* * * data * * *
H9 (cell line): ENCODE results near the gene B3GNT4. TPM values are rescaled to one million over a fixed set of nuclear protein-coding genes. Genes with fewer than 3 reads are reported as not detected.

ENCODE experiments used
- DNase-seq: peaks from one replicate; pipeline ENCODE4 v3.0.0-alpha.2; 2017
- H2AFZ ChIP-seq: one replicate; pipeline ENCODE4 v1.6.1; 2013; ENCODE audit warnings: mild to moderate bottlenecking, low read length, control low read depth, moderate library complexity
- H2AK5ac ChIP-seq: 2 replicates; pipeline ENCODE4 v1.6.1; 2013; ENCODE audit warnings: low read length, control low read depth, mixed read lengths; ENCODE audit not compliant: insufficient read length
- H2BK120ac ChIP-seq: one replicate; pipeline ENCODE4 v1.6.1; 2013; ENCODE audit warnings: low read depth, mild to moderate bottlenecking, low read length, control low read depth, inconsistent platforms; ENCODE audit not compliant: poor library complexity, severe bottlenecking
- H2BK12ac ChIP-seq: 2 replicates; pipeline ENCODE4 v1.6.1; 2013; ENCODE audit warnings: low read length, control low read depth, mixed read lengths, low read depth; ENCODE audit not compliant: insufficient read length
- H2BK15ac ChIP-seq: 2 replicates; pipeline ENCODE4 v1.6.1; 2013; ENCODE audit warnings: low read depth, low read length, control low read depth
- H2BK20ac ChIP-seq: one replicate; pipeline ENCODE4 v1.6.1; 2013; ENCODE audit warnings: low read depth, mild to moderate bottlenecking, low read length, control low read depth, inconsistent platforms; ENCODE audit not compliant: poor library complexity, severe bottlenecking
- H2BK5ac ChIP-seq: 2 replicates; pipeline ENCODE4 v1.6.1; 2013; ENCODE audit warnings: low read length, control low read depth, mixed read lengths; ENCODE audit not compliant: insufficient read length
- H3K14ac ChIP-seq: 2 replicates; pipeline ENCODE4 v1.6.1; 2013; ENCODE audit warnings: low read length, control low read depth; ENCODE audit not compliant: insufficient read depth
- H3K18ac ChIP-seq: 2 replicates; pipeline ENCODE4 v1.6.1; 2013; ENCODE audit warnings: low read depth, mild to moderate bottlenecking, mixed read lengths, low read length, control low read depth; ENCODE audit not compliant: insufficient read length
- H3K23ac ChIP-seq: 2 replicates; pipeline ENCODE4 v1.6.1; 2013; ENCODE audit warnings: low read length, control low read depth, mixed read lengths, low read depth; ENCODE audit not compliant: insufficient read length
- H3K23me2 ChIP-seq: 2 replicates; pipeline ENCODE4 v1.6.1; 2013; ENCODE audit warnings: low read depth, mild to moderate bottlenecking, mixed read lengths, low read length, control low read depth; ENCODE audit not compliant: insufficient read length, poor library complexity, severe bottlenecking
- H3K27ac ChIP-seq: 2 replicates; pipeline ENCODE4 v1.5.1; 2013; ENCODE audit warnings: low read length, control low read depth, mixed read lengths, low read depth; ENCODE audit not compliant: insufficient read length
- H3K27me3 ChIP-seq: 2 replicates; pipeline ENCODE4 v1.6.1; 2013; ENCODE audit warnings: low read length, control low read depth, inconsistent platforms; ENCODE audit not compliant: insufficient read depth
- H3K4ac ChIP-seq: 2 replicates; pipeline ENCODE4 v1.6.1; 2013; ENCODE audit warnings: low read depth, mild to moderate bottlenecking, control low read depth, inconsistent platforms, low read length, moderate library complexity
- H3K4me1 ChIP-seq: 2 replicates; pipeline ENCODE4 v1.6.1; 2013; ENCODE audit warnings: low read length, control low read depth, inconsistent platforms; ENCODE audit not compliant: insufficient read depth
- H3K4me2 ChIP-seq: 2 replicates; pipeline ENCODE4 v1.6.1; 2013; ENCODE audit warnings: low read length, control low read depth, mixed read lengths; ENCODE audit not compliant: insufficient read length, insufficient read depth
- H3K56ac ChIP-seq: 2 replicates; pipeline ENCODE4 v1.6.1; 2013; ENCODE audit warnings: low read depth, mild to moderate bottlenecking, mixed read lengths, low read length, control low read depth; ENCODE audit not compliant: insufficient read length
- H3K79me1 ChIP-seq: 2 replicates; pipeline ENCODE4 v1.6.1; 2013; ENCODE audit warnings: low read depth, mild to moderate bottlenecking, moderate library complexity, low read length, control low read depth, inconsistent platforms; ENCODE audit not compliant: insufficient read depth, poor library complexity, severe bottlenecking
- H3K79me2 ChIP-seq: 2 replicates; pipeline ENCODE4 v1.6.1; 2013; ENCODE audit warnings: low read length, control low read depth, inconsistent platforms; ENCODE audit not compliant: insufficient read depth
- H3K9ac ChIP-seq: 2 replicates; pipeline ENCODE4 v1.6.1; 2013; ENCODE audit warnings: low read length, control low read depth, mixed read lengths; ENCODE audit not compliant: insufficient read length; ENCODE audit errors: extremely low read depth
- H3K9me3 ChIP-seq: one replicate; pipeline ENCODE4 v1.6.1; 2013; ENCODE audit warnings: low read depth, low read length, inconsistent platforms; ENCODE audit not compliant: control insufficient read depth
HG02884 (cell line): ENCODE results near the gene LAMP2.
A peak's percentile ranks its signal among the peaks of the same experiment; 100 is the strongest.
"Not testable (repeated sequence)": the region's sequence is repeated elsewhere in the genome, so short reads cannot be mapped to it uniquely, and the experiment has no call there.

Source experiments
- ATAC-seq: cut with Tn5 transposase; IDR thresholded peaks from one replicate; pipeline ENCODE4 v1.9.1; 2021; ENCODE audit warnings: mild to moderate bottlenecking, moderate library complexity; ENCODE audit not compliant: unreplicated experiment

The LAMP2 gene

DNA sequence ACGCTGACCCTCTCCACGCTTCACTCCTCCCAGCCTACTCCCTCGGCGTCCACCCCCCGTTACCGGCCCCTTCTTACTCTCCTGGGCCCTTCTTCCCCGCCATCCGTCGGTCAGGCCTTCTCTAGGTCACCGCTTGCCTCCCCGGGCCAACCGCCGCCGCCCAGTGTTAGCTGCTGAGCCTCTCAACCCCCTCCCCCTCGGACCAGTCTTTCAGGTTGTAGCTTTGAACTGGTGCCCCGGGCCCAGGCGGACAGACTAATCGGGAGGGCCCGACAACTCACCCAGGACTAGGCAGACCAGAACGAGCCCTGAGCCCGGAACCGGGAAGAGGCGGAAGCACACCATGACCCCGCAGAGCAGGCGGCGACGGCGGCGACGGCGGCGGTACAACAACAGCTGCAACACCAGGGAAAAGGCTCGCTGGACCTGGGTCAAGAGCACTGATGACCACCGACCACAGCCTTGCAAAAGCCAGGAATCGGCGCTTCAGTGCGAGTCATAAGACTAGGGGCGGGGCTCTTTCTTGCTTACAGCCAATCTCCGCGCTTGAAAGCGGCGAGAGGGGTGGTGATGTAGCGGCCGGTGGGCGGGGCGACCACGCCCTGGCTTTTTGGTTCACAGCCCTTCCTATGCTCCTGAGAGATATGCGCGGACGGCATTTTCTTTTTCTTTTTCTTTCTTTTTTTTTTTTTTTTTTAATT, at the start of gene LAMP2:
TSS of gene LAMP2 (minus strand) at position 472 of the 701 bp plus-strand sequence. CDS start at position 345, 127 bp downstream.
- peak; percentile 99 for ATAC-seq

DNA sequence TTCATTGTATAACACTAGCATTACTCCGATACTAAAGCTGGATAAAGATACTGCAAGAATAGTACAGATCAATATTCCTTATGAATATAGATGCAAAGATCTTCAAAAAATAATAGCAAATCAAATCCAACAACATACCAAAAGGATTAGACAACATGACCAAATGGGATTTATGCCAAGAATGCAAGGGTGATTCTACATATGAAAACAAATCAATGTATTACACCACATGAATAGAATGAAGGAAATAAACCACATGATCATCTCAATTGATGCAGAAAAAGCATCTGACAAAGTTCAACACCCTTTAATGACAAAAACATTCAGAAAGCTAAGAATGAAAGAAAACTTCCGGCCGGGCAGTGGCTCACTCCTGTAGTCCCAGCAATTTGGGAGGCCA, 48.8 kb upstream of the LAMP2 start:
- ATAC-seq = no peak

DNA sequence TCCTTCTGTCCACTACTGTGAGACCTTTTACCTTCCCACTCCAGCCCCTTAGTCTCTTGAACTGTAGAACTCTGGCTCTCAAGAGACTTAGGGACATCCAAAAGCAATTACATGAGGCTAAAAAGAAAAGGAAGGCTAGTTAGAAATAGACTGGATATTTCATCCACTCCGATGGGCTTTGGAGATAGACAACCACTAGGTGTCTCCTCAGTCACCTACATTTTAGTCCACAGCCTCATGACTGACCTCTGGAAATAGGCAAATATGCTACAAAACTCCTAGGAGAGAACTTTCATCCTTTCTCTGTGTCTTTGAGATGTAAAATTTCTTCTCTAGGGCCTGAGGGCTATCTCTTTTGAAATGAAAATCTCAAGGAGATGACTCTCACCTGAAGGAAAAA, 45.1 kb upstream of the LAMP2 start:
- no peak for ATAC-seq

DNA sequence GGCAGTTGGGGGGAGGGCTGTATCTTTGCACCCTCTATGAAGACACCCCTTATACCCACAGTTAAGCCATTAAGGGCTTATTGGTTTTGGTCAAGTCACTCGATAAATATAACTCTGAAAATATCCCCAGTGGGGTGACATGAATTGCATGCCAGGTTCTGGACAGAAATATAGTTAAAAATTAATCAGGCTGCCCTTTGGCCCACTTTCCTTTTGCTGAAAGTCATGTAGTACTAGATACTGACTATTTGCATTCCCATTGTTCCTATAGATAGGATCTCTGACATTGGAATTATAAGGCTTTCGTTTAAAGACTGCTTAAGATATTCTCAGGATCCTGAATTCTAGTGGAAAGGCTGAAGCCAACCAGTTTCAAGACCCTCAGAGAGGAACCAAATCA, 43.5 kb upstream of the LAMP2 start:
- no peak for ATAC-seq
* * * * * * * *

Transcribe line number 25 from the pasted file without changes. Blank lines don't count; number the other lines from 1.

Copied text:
HG02884 (cell line): ENCODE results near the gene LAMP2.